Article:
February 12, 2013

The 22 Men Who Voted Against The Violence Against Women Act.

Source: Uploaded by user via Jacqueline on Pinterest

Every female Senator supported the bill (surprise).

Good news: The Violence Against Women Act (VAWA) reauthorization passed through the Senate on Tuesday afternoon, by a vote of 78 to 22. And the 22 is an improvement over last year’s vote.

The law, reauthorized twice before with almost no controversy, has been stuck this time in the broader fight over the size and scope of government, and a more specific battle over the powers Congress should afford tribal courts, which now cannot pursue non-Indians who attack Native women on tribal land. Conservative groups like the Heritage Foundation and the Independent Women’s Forum have blasted the law as an ineffective waste of money and the new version as a dangerous expansion of governmental powers. ~ New York Times, February 12, 2013

Some of the other hang-ups with the bill include protections for gays, lesbians and immigrants. A bit too edgy, perhaps, for these dudes.

Here are just a few of the act’s positive impacts since the VAWA’s inception:

>> Between 1993 to 2010, the rate of intimate partner violence declined 67 percent.

>> Between 1993 to 2007, the rate of intimate partner homicides of females decreased 35 percent and the rate of intimate partner homicides of males decreased 46 percent.

>> More victims are reporting domestic and sexual violence to police, and reports to police are resulting in more arrests.

>> States have reformed their laws to take violence against women more seriously:

~ All states have reformed laws that previously treated date or spousal rape as a lesser crime than stranger rape
~ All states have passed laws making stalking a crime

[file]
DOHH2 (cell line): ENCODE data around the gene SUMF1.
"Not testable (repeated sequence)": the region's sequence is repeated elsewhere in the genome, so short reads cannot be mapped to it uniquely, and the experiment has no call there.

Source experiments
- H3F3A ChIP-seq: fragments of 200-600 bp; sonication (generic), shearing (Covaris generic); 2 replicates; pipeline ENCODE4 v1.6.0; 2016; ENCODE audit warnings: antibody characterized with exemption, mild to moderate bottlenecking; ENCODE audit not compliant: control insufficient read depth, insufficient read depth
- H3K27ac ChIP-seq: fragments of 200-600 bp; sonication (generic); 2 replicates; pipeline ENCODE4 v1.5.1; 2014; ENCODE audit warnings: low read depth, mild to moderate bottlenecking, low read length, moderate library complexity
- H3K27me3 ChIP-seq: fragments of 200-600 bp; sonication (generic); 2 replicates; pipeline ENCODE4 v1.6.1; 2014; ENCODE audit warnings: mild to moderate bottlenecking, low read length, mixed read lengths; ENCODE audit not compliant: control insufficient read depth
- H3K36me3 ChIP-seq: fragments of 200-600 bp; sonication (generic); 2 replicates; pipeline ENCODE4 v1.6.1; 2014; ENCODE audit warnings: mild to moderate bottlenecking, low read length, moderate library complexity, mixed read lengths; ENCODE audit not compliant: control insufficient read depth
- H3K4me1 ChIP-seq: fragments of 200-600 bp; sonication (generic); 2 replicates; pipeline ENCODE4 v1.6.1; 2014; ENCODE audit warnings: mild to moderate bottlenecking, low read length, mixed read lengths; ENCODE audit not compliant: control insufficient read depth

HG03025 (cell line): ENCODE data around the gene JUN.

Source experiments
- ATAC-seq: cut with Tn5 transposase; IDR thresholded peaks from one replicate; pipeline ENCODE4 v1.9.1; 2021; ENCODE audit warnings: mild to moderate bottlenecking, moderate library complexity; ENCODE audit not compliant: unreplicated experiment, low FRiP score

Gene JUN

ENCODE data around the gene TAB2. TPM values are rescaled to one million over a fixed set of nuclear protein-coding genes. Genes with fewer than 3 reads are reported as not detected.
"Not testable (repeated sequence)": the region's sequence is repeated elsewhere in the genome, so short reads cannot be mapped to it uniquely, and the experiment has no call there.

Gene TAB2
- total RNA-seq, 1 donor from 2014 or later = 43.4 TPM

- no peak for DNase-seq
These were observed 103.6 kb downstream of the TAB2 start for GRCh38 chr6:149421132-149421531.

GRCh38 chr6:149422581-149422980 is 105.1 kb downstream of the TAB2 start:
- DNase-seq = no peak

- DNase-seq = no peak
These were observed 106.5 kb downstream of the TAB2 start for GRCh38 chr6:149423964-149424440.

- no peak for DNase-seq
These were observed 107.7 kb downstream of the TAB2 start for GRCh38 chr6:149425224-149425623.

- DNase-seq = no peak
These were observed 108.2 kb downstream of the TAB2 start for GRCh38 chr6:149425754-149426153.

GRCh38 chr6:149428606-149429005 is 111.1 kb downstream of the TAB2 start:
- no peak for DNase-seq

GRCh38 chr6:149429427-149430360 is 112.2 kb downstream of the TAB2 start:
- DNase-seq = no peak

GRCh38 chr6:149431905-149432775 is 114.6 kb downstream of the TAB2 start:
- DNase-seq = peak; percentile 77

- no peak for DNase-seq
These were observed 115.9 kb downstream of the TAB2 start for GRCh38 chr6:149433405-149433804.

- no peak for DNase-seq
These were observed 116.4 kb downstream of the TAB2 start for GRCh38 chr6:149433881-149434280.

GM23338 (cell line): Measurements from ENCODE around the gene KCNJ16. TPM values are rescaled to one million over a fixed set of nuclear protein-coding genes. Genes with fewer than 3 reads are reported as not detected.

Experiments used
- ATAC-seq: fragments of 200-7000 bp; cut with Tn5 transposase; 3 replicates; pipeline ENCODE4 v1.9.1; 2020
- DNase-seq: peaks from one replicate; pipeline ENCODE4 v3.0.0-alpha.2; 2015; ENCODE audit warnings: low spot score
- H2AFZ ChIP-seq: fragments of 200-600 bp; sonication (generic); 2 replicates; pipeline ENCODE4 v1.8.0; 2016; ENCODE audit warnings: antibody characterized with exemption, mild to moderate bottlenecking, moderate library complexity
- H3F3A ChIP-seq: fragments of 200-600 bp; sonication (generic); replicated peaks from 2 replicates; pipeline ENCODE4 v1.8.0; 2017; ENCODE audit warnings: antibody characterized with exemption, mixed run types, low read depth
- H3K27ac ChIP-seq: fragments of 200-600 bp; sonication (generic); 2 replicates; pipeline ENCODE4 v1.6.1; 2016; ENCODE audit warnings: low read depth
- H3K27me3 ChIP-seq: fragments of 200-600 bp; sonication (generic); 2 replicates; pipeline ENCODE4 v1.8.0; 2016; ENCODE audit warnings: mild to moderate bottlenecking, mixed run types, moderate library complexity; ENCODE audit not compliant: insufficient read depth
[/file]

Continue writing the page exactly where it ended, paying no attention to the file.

~ All states have authorized warrantless arrests in misdemeanor domestic violence cases where the responding officer determines that probable cause exists
~ All states provide for criminal sanctions for the violation of a civil protection order
~ Many states have passed laws prohibiting polygraphing of rape victims.

Read the full VAWA fact sheet.

Let’s hope this thing makes it through the House.

The bill passed by the Senate will help reduce homicides that occur from domestic violence, improve the criminal justice response to rape and sexual assault, address the high rates of dating violence experienced by young women, and provide justice to the most vulnerable among us. It’s now time for the House to follow suit and send this bill to my desk so that I can sign it into law.

~ President Obama, February 12, 2013

Click here to sign the petition asking the House GOP to stop blocking protections for women and support the re-authorization of the Violence Against Women Act

Update: For posting this on my facebook page, I’ve been accused of male-bashing. Seriously.

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